How do you store your samples?

36 Replies
Barbara said

Great topic! I’ve been stuggeling with exactly the same as I received a number of wonderfull samples in a swap. Today I bought these really cute small glass mason jars.

[IMG]http://i47.tinypic.com/dvgex5.jpg[/IMG]

For the moment I left the price tags on so I could write the name of the tea on the other side :-) They’re too small for post-its, at least the size I have. The square part (or: the ‘body’) measures 4,5 cm in height. From top to bottom the jars measure about 6 cm. Tomorrow I’m going to look for some blackboard paint (also nice to keep the UV out) or other means of tagging and re-tagging.

The jars containing the lapsang souchong samples are being stored elsewhere and have been wrapped in alu-foil (for the light/UV) untill I’m certain these are airtight.

I love this idea! :)

Barbara said

Thanks!

Login or sign up to post a message.

Dr Jim said

I’ve got to confess mine are just all jumbled together in a big cardboard box. I pull a few out every few days to take to work or the kitchen where I can access them better.

Login or sign up to post a message.

ziplocked (sometimes doubled if strongly scented), paperbagged (to keep light out and for labeling) by swapper for now coz i havent organized by kinds of tea

Login or sign up to post a message.

Niko said

I store them in minigrip-bags, which are airtight resealable bags. Its one of best inventions ever!

Login or sign up to post a message.

sandra said

i store them in mini zip bags and keep them in plastic containers.

Login or sign up to post a message.

Artp said

My mentor gave me 2 beautiful black faux leather tea chests from Amanzi that has 9 separated boxes. So I sort my samples and swaps in them- I’d be willing to post pics if I knew how

upload it to an onine photo album and post the link here. or post the amanzi website link :)

Login or sign up to post a message.

I store mine double bagged in a couple “Whitman’s sampler” chocolate boxes. I take a crumbled up newspaper and put it in the box for about a week to get rid of the Chocolate smell. Then it works fine for my samples. Now my aunt has a couple “Whitman sampler” tins. I’m not sure if they make those anymore, but I’m going to keep my eyes open for a few, I would love to have some.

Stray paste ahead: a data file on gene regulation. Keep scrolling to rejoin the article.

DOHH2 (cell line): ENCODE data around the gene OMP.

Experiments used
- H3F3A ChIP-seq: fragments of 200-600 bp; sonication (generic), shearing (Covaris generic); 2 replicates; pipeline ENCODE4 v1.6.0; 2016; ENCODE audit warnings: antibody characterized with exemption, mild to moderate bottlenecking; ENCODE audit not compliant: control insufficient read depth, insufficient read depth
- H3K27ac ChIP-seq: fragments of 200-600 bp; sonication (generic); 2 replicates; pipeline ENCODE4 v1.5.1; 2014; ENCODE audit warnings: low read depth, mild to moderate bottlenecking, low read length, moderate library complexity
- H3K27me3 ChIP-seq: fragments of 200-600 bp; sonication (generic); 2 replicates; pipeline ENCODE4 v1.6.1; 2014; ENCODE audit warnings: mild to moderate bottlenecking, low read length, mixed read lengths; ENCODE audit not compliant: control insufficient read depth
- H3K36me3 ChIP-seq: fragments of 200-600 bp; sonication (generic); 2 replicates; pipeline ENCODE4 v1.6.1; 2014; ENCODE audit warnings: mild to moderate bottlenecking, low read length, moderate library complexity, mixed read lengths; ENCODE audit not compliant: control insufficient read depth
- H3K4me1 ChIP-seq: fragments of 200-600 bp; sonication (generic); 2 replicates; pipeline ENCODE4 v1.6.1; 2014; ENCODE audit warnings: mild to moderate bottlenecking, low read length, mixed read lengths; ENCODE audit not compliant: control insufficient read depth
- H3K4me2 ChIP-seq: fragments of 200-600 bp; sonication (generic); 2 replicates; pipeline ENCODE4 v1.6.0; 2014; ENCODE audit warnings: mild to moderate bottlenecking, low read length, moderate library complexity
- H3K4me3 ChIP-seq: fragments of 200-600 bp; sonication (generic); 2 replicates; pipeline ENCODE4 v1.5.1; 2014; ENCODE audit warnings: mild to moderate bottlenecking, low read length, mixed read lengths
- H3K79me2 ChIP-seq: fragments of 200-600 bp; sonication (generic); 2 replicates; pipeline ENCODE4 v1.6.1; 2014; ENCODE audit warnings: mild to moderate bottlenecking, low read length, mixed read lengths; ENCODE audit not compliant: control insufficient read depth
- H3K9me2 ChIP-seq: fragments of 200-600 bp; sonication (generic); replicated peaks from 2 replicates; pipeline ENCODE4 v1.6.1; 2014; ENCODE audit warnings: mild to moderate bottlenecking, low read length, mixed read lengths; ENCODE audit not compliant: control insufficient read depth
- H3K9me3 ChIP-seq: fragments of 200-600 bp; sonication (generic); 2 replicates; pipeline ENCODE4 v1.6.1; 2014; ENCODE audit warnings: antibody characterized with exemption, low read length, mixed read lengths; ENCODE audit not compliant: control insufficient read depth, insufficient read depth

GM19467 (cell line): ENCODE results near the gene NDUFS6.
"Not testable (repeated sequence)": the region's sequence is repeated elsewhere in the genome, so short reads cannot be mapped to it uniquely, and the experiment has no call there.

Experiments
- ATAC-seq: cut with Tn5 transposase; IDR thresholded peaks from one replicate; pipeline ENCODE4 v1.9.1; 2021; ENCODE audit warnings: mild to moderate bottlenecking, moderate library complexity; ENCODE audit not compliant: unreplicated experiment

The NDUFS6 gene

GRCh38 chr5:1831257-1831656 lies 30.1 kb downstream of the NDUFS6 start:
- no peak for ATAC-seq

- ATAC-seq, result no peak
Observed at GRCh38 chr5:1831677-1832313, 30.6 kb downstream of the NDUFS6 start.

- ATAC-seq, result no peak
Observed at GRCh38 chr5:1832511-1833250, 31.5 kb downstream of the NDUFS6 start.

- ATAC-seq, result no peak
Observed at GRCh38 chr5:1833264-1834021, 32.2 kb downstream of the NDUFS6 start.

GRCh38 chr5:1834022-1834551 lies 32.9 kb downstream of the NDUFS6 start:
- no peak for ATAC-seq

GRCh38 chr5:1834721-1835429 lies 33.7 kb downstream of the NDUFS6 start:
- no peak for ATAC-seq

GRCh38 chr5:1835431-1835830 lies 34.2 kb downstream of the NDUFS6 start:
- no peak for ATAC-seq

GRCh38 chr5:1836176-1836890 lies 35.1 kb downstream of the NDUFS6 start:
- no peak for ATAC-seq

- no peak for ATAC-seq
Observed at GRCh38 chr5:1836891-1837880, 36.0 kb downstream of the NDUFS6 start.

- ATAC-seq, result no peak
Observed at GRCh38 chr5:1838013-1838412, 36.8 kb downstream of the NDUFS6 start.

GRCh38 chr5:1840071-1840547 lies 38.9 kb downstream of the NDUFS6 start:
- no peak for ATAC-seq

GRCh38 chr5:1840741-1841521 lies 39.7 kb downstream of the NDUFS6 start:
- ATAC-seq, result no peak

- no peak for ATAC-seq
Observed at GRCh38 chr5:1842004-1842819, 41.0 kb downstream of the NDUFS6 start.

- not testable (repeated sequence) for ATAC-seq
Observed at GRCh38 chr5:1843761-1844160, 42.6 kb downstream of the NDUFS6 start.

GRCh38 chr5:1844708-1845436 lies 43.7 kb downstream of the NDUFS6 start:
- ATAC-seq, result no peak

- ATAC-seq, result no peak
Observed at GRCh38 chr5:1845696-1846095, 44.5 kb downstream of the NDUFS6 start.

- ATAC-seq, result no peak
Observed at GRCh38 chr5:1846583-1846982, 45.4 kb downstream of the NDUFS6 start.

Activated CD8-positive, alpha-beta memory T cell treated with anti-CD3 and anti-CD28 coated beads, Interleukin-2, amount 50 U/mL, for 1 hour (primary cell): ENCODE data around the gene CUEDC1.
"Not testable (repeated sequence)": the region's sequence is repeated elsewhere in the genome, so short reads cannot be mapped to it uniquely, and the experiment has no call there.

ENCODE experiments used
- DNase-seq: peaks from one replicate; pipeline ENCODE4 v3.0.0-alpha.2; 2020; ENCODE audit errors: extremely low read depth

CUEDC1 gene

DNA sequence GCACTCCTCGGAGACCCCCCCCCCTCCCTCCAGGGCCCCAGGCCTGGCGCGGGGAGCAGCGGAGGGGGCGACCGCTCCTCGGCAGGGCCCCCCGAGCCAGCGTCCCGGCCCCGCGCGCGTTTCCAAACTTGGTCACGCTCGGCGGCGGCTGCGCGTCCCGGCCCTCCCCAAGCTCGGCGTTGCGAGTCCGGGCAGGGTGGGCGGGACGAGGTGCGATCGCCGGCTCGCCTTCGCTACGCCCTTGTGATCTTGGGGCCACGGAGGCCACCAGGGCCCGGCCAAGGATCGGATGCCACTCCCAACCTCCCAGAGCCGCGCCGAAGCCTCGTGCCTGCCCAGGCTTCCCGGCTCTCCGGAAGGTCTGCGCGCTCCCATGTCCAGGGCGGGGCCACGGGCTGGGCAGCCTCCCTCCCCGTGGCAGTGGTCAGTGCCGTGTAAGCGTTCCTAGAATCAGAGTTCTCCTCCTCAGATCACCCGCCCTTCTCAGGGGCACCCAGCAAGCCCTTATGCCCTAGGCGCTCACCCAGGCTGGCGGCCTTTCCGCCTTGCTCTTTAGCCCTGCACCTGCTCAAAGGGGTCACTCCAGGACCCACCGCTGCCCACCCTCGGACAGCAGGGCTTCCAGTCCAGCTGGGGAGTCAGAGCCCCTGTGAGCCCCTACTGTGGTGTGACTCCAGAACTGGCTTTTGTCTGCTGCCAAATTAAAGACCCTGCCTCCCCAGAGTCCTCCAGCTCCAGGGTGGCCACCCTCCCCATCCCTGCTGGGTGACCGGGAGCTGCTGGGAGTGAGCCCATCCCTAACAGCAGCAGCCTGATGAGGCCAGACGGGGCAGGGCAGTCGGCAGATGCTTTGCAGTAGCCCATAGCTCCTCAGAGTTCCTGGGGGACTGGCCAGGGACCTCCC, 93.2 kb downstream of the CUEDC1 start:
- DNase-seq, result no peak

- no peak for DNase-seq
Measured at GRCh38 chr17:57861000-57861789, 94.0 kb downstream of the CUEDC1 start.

Lynxiebrat said

Check antique stores, though they might be outrageously priced. Ebay, Craigslist and Etsy all might yield some interesting finds.

Login or sign up to post a message.

Lynxiebrat said

I just sorted my samples all into a bigger box, as the one I had them in…..was getting really full. This one is the size of a shoe box. For the most part I keep them in whatever container they came in. All of the teas I have gotten in swaps are also together so I can better remember to review them.

Login or sign up to post a message.

i was just wondering…for those tins that do leak water (meaning they may not be too airtight) would it be good to put a cloth on top to kinda tighten the seal somewhat?

Barbara said

I don’t think that would really help. Think about how goretex works for example: holes that are tiny enough to bar water from coming through, but large enough to let water vapour pass. Even goretex isn’t airtight (and not meant to be) although it is watertight.

Btw: is it really necessary to store tea airtight? I don’t suppose it was stored airtight in past centuries. Cool, dark and dry seem more important.

cteresa said

I think for flavoured teas yes, airtight is very important and also for green tea in general – and particularly flavoured greens.

The traditional tea which handled long trips and less than ideal shipping conditions (camel caravans, year long trips in ship holds) was black tea (or pu-ehr of course) which is also the tea which handles ageing and non ideal conditions better. And the traditional flavours for black tea (bergamot, lychee, smoke) were very strong indeed and to help overcome other smells. Maybe the reason why black tea became the most popular tea in the west is just because of that, it handled ageing and moisture better than green tea.

Barbara said

Now that you say it, I remember reading something like that! :-)

Have you ever wondered what a ‘fresh’ orange tasted like in the 18th century, after having been underway for months, lol…??

ah, Barbara, that is a very scientific answer! not at all what i was expecting but cool nevertheless :D

i think i would settle for watertight = airtight enough for tea.

so…other thoughts on how to remedy “airtight” but non-watertight containers?

Barbara said

On a less scientific level … :-) …. Perhaps you could tape the seams/edges?

Barbara said

Yesterday I rinsed a tin and encountered the same problem; water trickling slowly out of one corner. The place of the leak is such that you wouldn’t be able to tape it without serious esthetic ‘damage’ :-) Perhaps however that a dot of colourless liquid glue would close the seam. After drying it should be hardly visible I’d think.
Btw: I won’t be trying this myself, as I think the air tightness is still adequate.

@barb. I am considering using wax on the inside of tins that “leak” such as this.

Barbara said

Hey Kasumi, my first thought was that that would be even better. On second thought however I doubt that wax will ‘stick’ to the tin tight enough… But that’s only a thought. If you try it out, I’d like to hear how it went…

sure. I’ll be using beeswax when I do. I’ll try to remember to post it. :)

Login or sign up to post a message.

T.C. said

looks good, just wondering if the seals may pick up some aromas…

Login or sign up to post a message.

Login or sign up to leave a comment.